Beethoven: Symphony No. 5 (CD review)
This live concert album is subtitled "Barenboim's orchestra plays for peace in Ramallah." For good reason, as his youth orchestra, which he co-founded with Palestinian Edward Said in 1998, is made up of young players from both Israel and Arab countries, all working together to unite people in the joy of music. If this concert is any indication, they're on the right track.
Things begin with Mozart's Sinfonia Concertante in E flat major for oboe, clarinet, bassoon and horn, K297b. It's a peppy little work, yet under Barenboim's baton, it displays much inner warmth, serenity, and wit as well.
Then comes the centerpiece of the show, Beethoven's Symphony No. 5, possibly the most well-known piece of classical music in the repertoire, which the conductor plays with fire and enthusiasm. You'll find everything here you've come to expect from the Fifth Symphony and more, Barenboim pointing up the work's tense explosiveness and doing so at speeds that approach those of Fritz Reiner in his old RCA Chicago Symphony account. OK, maybe the performance lacks the ultimate electric charge of Reiner's performance or of Carlo Kleiber's DG recording, but it does come close with its involvement, its fury, its energy, and its passion. And to think that it is a youth orchestra performing at this high level and with this precision is quite remarkable.
Following the Beethoven, Barenboim gives us a brief, four-minute speech about his orchestra and how proud he is of them, saying he hopes the example of their willingness and cooperation will be an inspiration for understanding amongst all peoples. Then he concludes the program with an encore, the "Nimrod" segment of Elgar's Enigma Variations. It is quite beautiful and makes a fitting close to the concert.
The recording, made in Ramallah's Cultural Palace in 2005, is about what we have come to expect from miking a live event; namely, the sound exhibits a slightly veiled presence, with good dynamics but not a lot of essential clarity or orchestral depth. While the stereo image is admirably wide, the sonics are also rather close up, yet without a lot of sparkle. So, we get good performances here in somewhat indifferent sound.
William (Bill) Heck, Contributing Reviewer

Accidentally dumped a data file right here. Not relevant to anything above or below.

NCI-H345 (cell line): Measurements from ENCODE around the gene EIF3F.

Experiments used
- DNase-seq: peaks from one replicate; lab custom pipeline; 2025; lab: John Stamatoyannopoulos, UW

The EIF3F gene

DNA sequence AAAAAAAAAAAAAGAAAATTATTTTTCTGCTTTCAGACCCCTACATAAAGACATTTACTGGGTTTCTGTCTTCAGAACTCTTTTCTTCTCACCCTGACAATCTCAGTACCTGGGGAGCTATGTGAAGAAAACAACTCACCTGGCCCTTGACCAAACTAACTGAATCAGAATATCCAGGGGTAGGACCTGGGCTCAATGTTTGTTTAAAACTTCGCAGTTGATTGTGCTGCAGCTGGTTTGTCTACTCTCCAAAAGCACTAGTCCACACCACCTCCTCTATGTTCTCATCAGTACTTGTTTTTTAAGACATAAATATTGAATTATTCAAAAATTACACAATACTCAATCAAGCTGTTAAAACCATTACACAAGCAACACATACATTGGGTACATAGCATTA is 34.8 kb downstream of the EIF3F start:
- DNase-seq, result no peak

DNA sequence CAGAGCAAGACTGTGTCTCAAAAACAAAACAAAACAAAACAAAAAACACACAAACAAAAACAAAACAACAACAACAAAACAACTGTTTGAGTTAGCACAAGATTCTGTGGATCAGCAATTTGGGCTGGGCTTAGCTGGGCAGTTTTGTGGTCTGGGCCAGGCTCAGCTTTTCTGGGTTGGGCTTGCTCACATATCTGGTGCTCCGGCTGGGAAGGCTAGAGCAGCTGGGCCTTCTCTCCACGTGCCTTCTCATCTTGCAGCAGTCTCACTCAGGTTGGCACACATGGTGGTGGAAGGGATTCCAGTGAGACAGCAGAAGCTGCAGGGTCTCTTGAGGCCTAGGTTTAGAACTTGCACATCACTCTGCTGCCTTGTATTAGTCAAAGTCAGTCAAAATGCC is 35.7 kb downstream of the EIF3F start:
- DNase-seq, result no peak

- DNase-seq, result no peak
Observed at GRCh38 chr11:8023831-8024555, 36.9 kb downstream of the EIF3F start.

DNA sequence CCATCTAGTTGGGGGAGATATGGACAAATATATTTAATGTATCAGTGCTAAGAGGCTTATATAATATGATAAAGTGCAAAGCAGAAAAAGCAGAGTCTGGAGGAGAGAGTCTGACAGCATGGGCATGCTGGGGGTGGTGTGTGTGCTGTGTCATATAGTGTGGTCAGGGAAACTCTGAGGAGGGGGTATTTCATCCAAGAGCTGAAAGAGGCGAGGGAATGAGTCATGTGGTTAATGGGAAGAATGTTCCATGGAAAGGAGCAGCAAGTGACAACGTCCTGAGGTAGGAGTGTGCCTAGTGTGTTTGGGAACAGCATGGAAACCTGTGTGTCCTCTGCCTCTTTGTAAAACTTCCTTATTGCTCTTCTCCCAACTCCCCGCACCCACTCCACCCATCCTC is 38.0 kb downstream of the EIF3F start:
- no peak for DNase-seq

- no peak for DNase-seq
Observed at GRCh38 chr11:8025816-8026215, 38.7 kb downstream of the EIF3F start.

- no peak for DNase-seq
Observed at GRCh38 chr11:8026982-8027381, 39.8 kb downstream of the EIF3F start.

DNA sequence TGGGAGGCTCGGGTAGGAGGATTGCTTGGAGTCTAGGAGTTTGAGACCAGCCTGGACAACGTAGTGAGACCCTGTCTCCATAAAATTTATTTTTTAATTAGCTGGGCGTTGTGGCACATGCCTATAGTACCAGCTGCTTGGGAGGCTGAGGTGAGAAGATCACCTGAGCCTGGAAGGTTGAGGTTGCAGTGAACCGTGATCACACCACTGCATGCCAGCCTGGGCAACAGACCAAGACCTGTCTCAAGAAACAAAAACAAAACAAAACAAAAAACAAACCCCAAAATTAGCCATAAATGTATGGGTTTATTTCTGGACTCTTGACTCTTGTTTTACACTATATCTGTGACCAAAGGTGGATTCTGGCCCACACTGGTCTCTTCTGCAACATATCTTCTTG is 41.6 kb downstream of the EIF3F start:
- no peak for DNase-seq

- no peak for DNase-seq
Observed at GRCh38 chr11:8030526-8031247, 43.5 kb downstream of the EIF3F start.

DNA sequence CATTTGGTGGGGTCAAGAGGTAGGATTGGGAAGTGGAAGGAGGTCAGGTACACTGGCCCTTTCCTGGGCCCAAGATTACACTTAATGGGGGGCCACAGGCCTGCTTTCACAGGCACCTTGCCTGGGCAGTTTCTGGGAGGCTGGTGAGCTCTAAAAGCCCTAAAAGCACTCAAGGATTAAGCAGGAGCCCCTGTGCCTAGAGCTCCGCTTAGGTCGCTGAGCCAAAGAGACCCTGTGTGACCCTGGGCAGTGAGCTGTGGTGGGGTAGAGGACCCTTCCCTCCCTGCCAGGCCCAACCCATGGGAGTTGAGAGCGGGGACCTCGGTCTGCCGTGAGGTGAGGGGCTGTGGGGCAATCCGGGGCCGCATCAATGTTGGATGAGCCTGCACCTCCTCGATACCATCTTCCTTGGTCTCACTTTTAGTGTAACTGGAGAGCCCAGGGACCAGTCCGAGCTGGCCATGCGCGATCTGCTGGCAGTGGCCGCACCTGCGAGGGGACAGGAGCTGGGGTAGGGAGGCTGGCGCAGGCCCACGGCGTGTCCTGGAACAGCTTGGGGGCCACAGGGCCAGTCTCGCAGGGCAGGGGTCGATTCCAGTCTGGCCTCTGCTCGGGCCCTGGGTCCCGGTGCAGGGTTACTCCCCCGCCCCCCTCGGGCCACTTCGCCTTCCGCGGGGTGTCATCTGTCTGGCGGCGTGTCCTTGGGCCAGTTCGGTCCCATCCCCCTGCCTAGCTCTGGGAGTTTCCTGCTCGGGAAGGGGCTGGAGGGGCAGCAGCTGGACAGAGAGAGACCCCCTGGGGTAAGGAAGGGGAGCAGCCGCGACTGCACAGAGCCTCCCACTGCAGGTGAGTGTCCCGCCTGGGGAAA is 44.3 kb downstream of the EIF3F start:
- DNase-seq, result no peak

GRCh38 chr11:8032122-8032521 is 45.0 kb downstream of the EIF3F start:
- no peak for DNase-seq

Among my early childhood memories are those of listening to my mother playing records (some even 78 rpm ones!) of both classical music and jazz tunes. I suppose that her love of music was transmitted genetically, and my interest was sustained by years of playing in rock bands – until I realized that this was no way to make a living. The interest in classical music was rekindled in grad school when the university FM station serving as background music for studying happened to play the Brahms First Symphony. As the work came to an end, it struck me forcibly that this was the most beautiful thing I had ever heard, and from that point on, I never looked back. This revelation was to the detriment of my studies, as I subsequently spent way too much time simply listening, but music has remained a significant part of my life. These days, although I still can tell a trumpet from a bassoon and a quarter note from a treble clef, I have to admit that I remain a nonexpert. But I do love music in general and classical music in particular, and I enjoy sharing both information and opinions about it.
The audiophile bug bit about the same time that I returned to that classical music. I’ve gone through plenty of equipment, brands from Audio Research to Yamaha, and the best of it has opened new audio insights. Along the way, I reviewed components, and occasionally recordings, for The $ensible Sound magazine. Recently I’ve rebuilt--I prefer to say reinvigorated--my audio system, with a Sangean FM HD tuner and (for the moment) an ancient Toshiba multi-format disk player serving as a transport, both feeding a NAD C 658 streaming preamp/DAC, which in turn connects to a Legacy Powerbloc2 amplifier driving my trusty Waveform Mach Solo speakers, supplemented by a Hsu Research ULS 15 Mk II subwoofer.